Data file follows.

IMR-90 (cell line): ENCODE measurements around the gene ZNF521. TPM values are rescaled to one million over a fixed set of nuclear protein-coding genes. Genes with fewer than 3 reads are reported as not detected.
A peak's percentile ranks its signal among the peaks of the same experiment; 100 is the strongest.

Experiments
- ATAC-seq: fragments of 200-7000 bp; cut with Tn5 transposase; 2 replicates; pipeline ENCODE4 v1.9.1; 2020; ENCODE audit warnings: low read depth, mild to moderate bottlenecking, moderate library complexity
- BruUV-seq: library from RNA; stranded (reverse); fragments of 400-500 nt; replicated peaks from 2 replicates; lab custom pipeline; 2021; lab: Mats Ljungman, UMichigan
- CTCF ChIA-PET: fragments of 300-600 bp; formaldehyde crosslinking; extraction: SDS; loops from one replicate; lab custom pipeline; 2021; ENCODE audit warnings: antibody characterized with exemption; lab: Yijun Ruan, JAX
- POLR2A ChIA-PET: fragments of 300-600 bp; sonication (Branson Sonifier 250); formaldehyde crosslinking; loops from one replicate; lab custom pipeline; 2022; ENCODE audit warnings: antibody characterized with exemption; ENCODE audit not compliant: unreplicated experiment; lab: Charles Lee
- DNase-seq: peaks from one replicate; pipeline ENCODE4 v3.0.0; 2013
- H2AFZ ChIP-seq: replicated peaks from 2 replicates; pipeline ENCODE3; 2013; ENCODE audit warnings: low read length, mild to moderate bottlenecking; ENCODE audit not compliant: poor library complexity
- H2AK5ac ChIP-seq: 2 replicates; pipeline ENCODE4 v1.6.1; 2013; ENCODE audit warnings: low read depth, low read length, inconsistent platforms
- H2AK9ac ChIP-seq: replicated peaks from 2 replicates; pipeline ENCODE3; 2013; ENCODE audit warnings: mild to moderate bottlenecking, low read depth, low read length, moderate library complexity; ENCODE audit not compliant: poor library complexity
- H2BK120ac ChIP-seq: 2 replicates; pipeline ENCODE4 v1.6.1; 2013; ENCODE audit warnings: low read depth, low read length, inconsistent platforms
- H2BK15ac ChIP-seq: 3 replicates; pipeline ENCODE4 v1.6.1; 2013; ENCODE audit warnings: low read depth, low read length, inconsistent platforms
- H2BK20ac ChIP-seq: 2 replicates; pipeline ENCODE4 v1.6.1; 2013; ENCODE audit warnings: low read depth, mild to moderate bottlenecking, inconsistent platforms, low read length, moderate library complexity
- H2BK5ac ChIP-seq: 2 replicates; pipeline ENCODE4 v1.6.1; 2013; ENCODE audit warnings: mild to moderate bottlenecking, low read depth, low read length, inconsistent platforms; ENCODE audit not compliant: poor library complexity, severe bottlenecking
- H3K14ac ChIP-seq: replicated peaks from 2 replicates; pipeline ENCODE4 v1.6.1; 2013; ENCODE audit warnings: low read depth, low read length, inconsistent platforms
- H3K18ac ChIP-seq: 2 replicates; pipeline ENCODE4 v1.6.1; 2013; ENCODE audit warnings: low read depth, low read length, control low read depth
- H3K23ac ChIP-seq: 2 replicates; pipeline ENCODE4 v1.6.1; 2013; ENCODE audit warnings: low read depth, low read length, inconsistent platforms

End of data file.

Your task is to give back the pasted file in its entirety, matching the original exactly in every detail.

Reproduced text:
IMR-90 (cell line): ENCODE measurements around the gene ZNF521. TPM values are rescaled to one million over a fixed set of nuclear protein-coding genes. Genes with fewer than 3 reads are reported as not detected.
A peak's percentile ranks its signal among the peaks of the same experiment; 100 is the strongest.

Experiments
- ATAC-seq: fragments of 200-7000 bp; cut with Tn5 transposase; 2 replicates; pipeline ENCODE4 v1.9.1; 2020; ENCODE audit warnings: low read depth, mild to moderate bottlenecking, moderate library complexity
- BruUV-seq: library from RNA; stranded (reverse); fragments of 400-500 nt; replicated peaks from 2 replicates; lab custom pipeline; 2021; lab: Mats Ljungman, UMichigan
- CTCF ChIA-PET: fragments of 300-600 bp; formaldehyde crosslinking; extraction: SDS; loops from one replicate; lab custom pipeline; 2021; ENCODE audit warnings: antibody characterized with exemption; lab: Yijun Ruan, JAX
- POLR2A ChIA-PET: fragments of 300-600 bp; sonication (Branson Sonifier 250); formaldehyde crosslinking; loops from one replicate; lab custom pipeline; 2022; ENCODE audit warnings: antibody characterized with exemption; ENCODE audit not compliant: unreplicated experiment; lab: Charles Lee
- DNase-seq: peaks from one replicate; pipeline ENCODE4 v3.0.0; 2013
- H2AFZ ChIP-seq: replicated peaks from 2 replicates; pipeline ENCODE3; 2013; ENCODE audit warnings: low read length, mild to moderate bottlenecking; ENCODE audit not compliant: poor library complexity
- H2AK5ac ChIP-seq: 2 replicates; pipeline ENCODE4 v1.6.1; 2013; ENCODE audit warnings: low read depth, low read length, inconsistent platforms
- H2AK9ac ChIP-seq: replicated peaks from 2 replicates; pipeline ENCODE3; 2013; ENCODE audit warnings: mild to moderate bottlenecking, low read depth, low read length, moderate library complexity; ENCODE audit not compliant: poor library complexity
- H2BK120ac ChIP-seq: 2 replicates; pipeline ENCODE4 v1.6.1; 2013; ENCODE audit warnings: low read depth, low read length, inconsistent platforms
- H2BK15ac ChIP-seq: 3 replicates; pipeline ENCODE4 v1.6.1; 2013; ENCODE audit warnings: low read depth, low read length, inconsistent platforms
- H2BK20ac ChIP-seq: 2 replicates; pipeline ENCODE4 v1.6.1; 2013; ENCODE audit warnings: low read depth, mild to moderate bottlenecking, inconsistent platforms, low read length, moderate library complexity
- H2BK5ac ChIP-seq: 2 replicates; pipeline ENCODE4 v1.6.1; 2013; ENCODE audit warnings: mild to moderate bottlenecking, low read depth, low read length, inconsistent platforms; ENCODE audit not compliant: poor library complexity, severe bottlenecking
- H3K14ac ChIP-seq: replicated peaks from 2 replicates; pipeline ENCODE4 v1.6.1; 2013; ENCODE audit warnings: low read depth, low read length, inconsistent platforms
- H3K18ac ChIP-seq: 2 replicates; pipeline ENCODE4 v1.6.1; 2013; ENCODE audit warnings: low read depth, low read length, control low read depth
- H3K23ac ChIP-seq: 2 replicates; pipeline ENCODE4 v1.6.1; 2013; ENCODE audit warnings: low read depth, low read length, inconsistent platforms